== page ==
Horde Authentication: Revisited

Horde Authentication as it is today has been devised more than a decade ago and it is surprisingly complex. Use cases and requirements have evolved. In a previous article, I introduced basic authentication and authorization needs and how they can be overwhelmingly complex to get right.

I will not go into details of how it currently works. Jan Schneider has done a very good series on this topic:

These articles written back in 2011 still reflect how things are done.

To sum it up:

  • There are different concepts of being logged in “to horde” and being logged in to a specific app
  • Horde uses Authentication Drivers for the initial login
  • Authentication Drivers offer different capabilities with impact on the ability to list or search users, create new users, change password etc.
  • Initial login can be either explicit through a redirect to login screen or implicit, called “transparent authentication”
  • While returning Horde sessions are transparent, resource backends like IMAP, LDAP, FTP etc may still need an explicit login per request.
  • Login sets up some orthogonal aspects of Horde like
    • presentation type (Dynamic, Traditional, Mobile, Minimal) – some restrictions and defaulting logic apply
    • Display Language and Localisation – also with some defaults of its own
    • Theme selection

Matters are complicated by Horde’s modular nature and a plethora of configuration options. Accessing the same installation through two different virtual hostnames may yield different authentication backends and different defaults or freedom in selecting themes.

Back when these design choices were made, nobody expected modern complexities to be relevant for a web application:

  • Normal users wanting to integrate desktop applications through CalDAV
  • Use of external trust providers and identity solutions like SAML, OpenID Connect
  • Prevalence of API use cases where other applications interact with Horde
  • Single Page Applications and Mobile Apps interacting with Horde like a remote system
  • Use of scope-reduced throwaway tokens to authenticate for limited purposes
  • Share token based guest access to specific resources

Let’s inspect some use cases.

I may want to authenticate my session by an external ID provider but still have some means of searching and listing other users when granting permissions to my resources.

I may want to rate-limit login attempts with bad passwords regardless of the authentication backend’s capabilities.
The same is true for enforcing a maximum passsword age.

When I make a REST API call, I want to explicitly avoid any state carried over from a previous request. Any session management is unwelcome overhead. Any logic dealing with presentation is just stealing response time.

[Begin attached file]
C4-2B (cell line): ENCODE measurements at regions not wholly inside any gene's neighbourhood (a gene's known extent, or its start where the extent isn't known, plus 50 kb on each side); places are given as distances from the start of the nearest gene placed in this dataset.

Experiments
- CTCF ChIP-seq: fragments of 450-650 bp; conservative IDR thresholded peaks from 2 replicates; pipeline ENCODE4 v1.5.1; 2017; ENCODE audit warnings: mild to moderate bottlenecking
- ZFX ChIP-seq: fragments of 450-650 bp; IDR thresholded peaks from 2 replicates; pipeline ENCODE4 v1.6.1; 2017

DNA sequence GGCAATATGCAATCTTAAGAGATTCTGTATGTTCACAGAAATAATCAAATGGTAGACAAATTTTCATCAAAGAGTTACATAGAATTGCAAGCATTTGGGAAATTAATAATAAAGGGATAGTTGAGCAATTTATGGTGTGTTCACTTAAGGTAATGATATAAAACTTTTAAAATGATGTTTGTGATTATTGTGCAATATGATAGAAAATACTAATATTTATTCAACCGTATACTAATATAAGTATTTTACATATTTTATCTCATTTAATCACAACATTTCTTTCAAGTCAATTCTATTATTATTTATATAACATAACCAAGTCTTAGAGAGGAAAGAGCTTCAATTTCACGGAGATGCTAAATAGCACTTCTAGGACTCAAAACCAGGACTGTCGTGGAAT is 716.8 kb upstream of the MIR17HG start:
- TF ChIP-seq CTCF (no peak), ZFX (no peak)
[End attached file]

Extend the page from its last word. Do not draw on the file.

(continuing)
Some APIs may accept either a Basic Authentication via username/password or some token ID.

Seeing the current number of unread mails on a portal page is welcome, but having to do an expensive imap login when I actually just look at the calendar is less desirable. More so, when the permission system does not even allow me to access the email component and the imap login is failing on each API call.

It seems important to isolate the different concerns from each other and break the mighty authentication logic into smaller, independent parts:

  • A User Repository for searching and listing known users
  • Actual validity check of a set of credentials, resulting in identification
  • User creation and deletion
  • Renaming existing users
  • Change Password to a chosen new password
  • Reset Password without choice

The implementation of these concerns should be strictly isolated from other aspects

  • Application Bootstrap: Setup of an environment, localization, specific view
  • normalization of a provided username, enforcing lowercase, adding a default domain or other
  • How the credential is delivered: The LDAP or SQL backend must not care if the password comes via HTML Form, HTTP Header or some CLI option.
  • Authorization related aspects like checking password age, bad login count, temporary or permanent blacklist of usernames, if the user is known as a super administrator
  • Access to backend resources.
  • Session expiration
  • Explicit logout

A UI login should only ever result in a login to an external technology like LDAP, IMAP, remote web resources etc if the current context actually uses these resources.

Recently I introduced the horde/http_server component which allows a middleware-based approach to these topics.
We can neatly move the different authorization filters into stacks of middlewares doing one thing at a time or adding a conditional middleware. We can reuse predefined stacks for common scenarios. We can delegate the composition of a plethora of options to some factory and configuration and keep our actual drivers very lean and our bootstrap procedure as concise as possible.

In one of the upcoming articles, I will provide some example cases.

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